“Everyone enjoys a fitting reply; it is wonderful to say the right thing at the right time!”
-Proverbs 15:23 (New Living Translation)
About 150 years ago, before people watched YouTube, they watched debates. The Lincoln/Douglas debates were very important politically. They were also very entertaining.
When Stephen Douglas accused Abe Lincoln of being two-faced, Lincoln responded with a classic “zinger.” He said, “If I had another face, do you think I’d wear this one?”
As an event host, you will want to showcase your wit. When you learn what a “zinger” is– and how and when to use it– you will be giving your audience a verbal treat.
With Twitter, you are familiar with “tweets.”
Zingers are more like…treats.
Hostess makes some delicious cupcakes that are called “Zingers.” But what exactly is a “zinger” in the context of public speaking and emceeing?
One dictionary describes “zinger” as “a striking or amusing remark.” Collins Dictionary says that a zinger is a “witty remark or something that is lively, interesting, amusing, or impressive.”
That’s a good definition!
When you add zingers into your repertoire (and look up repartee, too– another fun one to know when it comes to the words you use), wonderful things happen. Let’s unpack it a little more.
See Related: You – How To Be A Great Emcee
A Zinger Is…
Short and to the point
Like most good one-liners, there’s typically a set-up and a punch line. But get this: usually the “set-up” is what’s happening during the event, and the zinger is the punch line itself.
For instance, if someone in the program was talking about houses, you might add in Zsa Zsa Gabor’s line:
“Speaking of houses, Zsa Zsa Gabor once said, ‘I’m a wonderful housekeeper– every time I marry a man, I keep the house.’”
You get the idea. The objective of a zinger is to interject quick, playful humor into the program (at appropriate times, of course).
Use what’s happening at the moment to set the table for your short and to-the-point witty remark.
You must be careful here because sarcasm often has a sting to it. Whenever possible, you want the zinger to be self-inflicted, not aimed at the audience, and certainly not aimed at the meeting planner or other speakers you’ll be sharing the stage with.
If the audience likes you and trusts you, you can get away with a touch of sarcasm. But again, be very careful and make sure not to say anything that might offend anyone in attendance.
Follow the rule I’ve been repeating throughout this book: When in doubt, leave it out.
Said at just the right time
As you may know, one of the crucial elements of humor is timing. You don’t want to force a zinger into an event.
You want to have it ready in your mind (or on a 3×5 card) and insert it if, and only if, it adds a spark to the moment.
Think of a zinger as a flavoring on a great meal: it’s not necessary, but it enhances the taste.
When You Learn to Use Zingers:
- You will feel ready to insert hilarity into any program.
- You will wow the audience with a well-placed one-liner.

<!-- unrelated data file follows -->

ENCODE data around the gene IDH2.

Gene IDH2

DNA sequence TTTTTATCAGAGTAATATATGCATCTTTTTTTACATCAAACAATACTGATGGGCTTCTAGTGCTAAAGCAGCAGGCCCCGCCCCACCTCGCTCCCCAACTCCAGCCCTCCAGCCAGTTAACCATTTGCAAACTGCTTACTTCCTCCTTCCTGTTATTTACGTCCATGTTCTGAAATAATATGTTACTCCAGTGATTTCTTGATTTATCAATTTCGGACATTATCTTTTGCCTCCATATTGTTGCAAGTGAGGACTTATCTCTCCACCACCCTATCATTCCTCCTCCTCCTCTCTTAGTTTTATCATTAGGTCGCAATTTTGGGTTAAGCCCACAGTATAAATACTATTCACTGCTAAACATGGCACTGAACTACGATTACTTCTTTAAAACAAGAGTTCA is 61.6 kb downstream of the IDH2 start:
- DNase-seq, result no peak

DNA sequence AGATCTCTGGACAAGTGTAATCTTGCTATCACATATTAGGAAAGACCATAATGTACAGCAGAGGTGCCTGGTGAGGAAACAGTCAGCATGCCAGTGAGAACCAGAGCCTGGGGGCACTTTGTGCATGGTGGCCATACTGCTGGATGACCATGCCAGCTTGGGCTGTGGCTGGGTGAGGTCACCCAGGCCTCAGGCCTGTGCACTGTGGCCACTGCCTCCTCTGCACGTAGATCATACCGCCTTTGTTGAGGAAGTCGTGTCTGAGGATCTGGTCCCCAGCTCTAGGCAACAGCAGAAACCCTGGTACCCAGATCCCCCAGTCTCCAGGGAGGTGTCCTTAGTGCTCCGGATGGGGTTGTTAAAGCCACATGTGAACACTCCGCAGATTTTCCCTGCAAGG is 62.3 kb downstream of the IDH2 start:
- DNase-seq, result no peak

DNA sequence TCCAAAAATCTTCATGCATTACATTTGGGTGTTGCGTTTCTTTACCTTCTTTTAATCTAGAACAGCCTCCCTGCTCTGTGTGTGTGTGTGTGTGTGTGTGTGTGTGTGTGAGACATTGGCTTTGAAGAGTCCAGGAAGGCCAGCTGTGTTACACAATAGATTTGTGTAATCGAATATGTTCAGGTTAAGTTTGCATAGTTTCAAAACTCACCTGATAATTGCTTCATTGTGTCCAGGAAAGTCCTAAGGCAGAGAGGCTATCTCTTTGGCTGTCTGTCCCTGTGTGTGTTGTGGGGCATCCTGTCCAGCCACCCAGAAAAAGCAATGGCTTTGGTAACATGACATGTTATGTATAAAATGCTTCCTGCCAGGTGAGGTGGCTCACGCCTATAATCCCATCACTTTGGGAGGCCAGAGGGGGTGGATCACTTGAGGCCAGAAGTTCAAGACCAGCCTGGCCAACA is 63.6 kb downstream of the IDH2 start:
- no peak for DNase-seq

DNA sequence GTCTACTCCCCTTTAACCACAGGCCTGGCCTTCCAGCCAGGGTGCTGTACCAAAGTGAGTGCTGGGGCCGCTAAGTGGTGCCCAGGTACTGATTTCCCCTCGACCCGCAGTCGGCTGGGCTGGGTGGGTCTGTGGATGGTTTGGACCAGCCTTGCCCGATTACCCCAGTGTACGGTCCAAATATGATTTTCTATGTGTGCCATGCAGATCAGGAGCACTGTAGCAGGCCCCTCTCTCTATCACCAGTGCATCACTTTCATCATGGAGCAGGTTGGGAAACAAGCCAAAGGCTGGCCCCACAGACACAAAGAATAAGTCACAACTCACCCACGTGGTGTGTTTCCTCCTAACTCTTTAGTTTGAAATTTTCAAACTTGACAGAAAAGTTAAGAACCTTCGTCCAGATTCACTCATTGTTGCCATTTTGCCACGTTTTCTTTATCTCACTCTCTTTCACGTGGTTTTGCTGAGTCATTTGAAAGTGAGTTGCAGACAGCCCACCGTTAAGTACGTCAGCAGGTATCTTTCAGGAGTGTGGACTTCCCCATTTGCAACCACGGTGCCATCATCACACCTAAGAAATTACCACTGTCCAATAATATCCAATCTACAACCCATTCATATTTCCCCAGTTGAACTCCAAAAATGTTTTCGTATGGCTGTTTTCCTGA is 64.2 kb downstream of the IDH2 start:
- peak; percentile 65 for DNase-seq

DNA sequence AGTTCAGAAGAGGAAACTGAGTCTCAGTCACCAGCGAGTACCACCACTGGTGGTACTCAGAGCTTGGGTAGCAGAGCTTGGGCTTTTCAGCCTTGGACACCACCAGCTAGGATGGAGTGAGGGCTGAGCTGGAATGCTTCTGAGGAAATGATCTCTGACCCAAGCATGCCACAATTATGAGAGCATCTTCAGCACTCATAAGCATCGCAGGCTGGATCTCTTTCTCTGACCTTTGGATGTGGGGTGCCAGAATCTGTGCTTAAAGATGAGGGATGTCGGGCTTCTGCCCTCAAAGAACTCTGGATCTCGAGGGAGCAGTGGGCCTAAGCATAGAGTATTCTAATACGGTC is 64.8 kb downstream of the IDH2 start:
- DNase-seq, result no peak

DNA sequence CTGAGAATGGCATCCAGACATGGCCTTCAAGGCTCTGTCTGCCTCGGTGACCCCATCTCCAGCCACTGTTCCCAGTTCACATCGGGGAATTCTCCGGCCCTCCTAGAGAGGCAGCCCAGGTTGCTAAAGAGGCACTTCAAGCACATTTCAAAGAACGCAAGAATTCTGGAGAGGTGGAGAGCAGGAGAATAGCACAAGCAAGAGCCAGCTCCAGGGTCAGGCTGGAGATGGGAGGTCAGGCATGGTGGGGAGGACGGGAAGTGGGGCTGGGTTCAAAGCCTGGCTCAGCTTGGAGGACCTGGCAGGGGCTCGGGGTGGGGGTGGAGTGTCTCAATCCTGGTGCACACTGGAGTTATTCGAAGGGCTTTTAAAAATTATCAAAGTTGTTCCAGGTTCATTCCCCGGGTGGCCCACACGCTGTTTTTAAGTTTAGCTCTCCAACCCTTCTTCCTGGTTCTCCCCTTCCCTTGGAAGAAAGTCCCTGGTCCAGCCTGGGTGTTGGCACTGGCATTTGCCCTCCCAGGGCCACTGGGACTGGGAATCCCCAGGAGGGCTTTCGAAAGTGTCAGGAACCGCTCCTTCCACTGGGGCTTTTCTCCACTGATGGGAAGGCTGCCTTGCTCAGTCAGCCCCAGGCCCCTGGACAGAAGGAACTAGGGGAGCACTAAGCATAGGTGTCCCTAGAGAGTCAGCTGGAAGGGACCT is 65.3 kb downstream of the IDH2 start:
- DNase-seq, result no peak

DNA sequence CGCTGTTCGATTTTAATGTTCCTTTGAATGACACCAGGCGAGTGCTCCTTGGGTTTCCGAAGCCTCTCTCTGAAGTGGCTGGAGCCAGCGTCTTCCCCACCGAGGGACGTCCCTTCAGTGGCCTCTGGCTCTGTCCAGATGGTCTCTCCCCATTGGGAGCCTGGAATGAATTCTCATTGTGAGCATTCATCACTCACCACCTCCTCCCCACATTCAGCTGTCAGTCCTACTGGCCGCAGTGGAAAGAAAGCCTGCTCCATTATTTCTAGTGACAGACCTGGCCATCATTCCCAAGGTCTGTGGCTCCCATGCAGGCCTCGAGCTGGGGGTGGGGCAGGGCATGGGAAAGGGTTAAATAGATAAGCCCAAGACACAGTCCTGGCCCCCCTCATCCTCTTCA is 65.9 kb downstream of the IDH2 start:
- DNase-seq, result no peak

- You will develop a good reputation as a funny master of ceremonies.
Here are a few things to keep in mind as you begin to practice adding these quick-witted remarks into your work as an emcee:
When You Learn How To Be Witty, Remember…
What a witty remark looks/sounds like to an audience
The impression the attendees should have when you share a zinger is, “How in the world did he come up with that?”
The truth is, you may have delivered that particular zinger dozens of times before, but to the audience, it feels like you said just the right thing at just the right time. To them, it will feel like a very spontaneous remark– which makes it all the more amusing.
Why you should have some zingers ready to roll off your tongue
I probably have access to about a hundred zingers that I’ve used in the last 30 years of my career, but I find myself going back to a few favorites over and over again.
It gives me a sense of freedom and confidence knowing that I can draw upon them as needed, almost like a Rolodex of clever remarks in my mind.
You can practice zingers even when you’re not onstage. I want to encourage you to try them out in your work environment, at home, or even in some of your email exchanges with friends or coworkers. This is how you will know whether they work!
Where to find zingers
I published an entire book called Comedy Comes Clean that’s packed full of zingers. The subtitle is “A Hilarious Collection of Wholesome Jokes, Quotes, and One-Liners.”
There are many sources for one-liners that are apropos for various situations. I recommend that you collect books filled with short quotations.
Aphorisms are also great to use. The difference between an aphorism and a one-liner is that generally with an aphorism, there’s some embedded wisdom in the quotation.
One instance of this might be director Billy Wilder’s line, “If you’re going to tell people the truth, you better be funny or they’ll kill you.”
When to say them (and when not to!)